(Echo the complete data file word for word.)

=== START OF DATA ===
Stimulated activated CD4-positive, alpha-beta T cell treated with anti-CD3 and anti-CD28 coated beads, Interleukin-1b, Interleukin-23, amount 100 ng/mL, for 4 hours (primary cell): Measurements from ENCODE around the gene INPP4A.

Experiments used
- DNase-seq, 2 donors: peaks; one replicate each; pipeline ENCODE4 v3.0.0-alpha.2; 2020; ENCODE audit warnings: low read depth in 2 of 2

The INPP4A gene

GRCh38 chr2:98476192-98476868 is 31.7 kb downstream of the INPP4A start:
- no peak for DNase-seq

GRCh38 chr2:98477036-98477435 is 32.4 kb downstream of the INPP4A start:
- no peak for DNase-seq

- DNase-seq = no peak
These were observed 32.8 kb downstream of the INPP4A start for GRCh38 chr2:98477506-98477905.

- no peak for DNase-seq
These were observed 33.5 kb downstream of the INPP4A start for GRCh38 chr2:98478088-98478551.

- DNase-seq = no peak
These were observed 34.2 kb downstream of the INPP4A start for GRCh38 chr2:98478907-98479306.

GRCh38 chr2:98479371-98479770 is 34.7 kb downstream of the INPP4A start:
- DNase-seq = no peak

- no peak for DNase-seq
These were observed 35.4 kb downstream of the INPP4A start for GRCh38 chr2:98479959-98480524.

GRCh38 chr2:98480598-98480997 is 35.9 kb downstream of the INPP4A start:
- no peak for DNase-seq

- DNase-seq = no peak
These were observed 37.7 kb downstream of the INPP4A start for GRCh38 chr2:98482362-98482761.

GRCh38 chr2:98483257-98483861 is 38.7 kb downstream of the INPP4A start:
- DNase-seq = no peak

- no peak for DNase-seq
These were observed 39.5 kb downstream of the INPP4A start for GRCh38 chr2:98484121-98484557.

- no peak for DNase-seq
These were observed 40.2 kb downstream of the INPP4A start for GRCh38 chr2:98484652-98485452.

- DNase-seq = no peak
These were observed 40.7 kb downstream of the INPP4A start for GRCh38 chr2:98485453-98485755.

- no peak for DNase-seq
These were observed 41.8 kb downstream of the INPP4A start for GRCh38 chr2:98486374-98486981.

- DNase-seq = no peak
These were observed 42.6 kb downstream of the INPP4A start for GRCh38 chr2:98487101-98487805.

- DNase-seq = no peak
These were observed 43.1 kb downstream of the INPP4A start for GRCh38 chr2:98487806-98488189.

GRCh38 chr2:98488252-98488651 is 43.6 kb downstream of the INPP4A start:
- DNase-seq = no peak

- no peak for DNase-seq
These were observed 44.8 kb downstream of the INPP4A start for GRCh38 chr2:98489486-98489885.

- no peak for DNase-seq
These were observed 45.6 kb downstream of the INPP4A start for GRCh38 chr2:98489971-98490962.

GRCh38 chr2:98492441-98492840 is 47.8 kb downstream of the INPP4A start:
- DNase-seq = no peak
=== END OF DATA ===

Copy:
Stimulated activated CD4-positive, alpha-beta T cell treated with anti-CD3 and anti-CD28 coated beads, Interleukin-1b, Interleukin-23, amount 100 ng/mL, for 4 hours (primary cell): Measurements from ENCODE around the gene INPP4A.

Experiments used
- DNase-seq, 2 donors: peaks; one replicate each; pipeline ENCODE4 v3.0.0-alpha.2; 2020; ENCODE audit warnings: low read depth in 2 of 2

The INPP4A gene

GRCh38 chr2:98476192-98476868 is 31.7 kb downstream of the INPP4A start:
- no peak for DNase-seq

GRCh38 chr2:98477036-98477435 is 32.4 kb downstream of the INPP4A start:
- no peak for DNase-seq

- DNase-seq = no peak
These were observed 32.8 kb downstream of the INPP4A start for GRCh38 chr2:98477506-98477905.

- no peak for DNase-seq
These were observed 33.5 kb downstream of the INPP4A start for GRCh38 chr2:98478088-98478551.

- DNase-seq = no peak
These were observed 34.2 kb downstream of the INPP4A start for GRCh38 chr2:98478907-98479306.

GRCh38 chr2:98479371-98479770 is 34.7 kb downstream of the INPP4A start:
- DNase-seq = no peak

- no peak for DNase-seq
These were observed 35.4 kb downstream of the INPP4A start for GRCh38 chr2:98479959-98480524.

GRCh38 chr2:98480598-98480997 is 35.9 kb downstream of the INPP4A start:
- no peak for DNase-seq

- DNase-seq = no peak
These were observed 37.7 kb downstream of the INPP4A start for GRCh38 chr2:98482362-98482761.

GRCh38 chr2:98483257-98483861 is 38.7 kb downstream of the INPP4A start:
- DNase-seq = no peak

- no peak for DNase-seq
These were observed 39.5 kb downstream of the INPP4A start for GRCh38 chr2:98484121-98484557.

- no peak for DNase-seq
These were observed 40.2 kb downstream of the INPP4A start for GRCh38 chr2:98484652-98485452.

- DNase-seq = no peak
These were observed 40.7 kb downstream of the INPP4A start for GRCh38 chr2:98485453-98485755.

- no peak for DNase-seq
These were observed 41.8 kb downstream of the INPP4A start for GRCh38 chr2:98486374-98486981.

- DNase-seq = no peak
These were observed 42.6 kb downstream of the INPP4A start for GRCh38 chr2:98487101-98487805.

- DNase-seq = no peak
These were observed 43.1 kb downstream of the INPP4A start for GRCh38 chr2:98487806-98488189.

GRCh38 chr2:98488252-98488651 is 43.6 kb downstream of the INPP4A start:
- DNase-seq = no peak

- no peak for DNase-seq
These were observed 44.8 kb downstream of the INPP4A start for GRCh38 chr2:98489486-98489885.

- no peak for DNase-seq
These were observed 45.6 kb downstream of the INPP4A start for GRCh38 chr2:98489971-98490962.

GRCh38 chr2:98492441-98492840 is 47.8 kb downstream of the INPP4A start:
- DNase-seq = no peak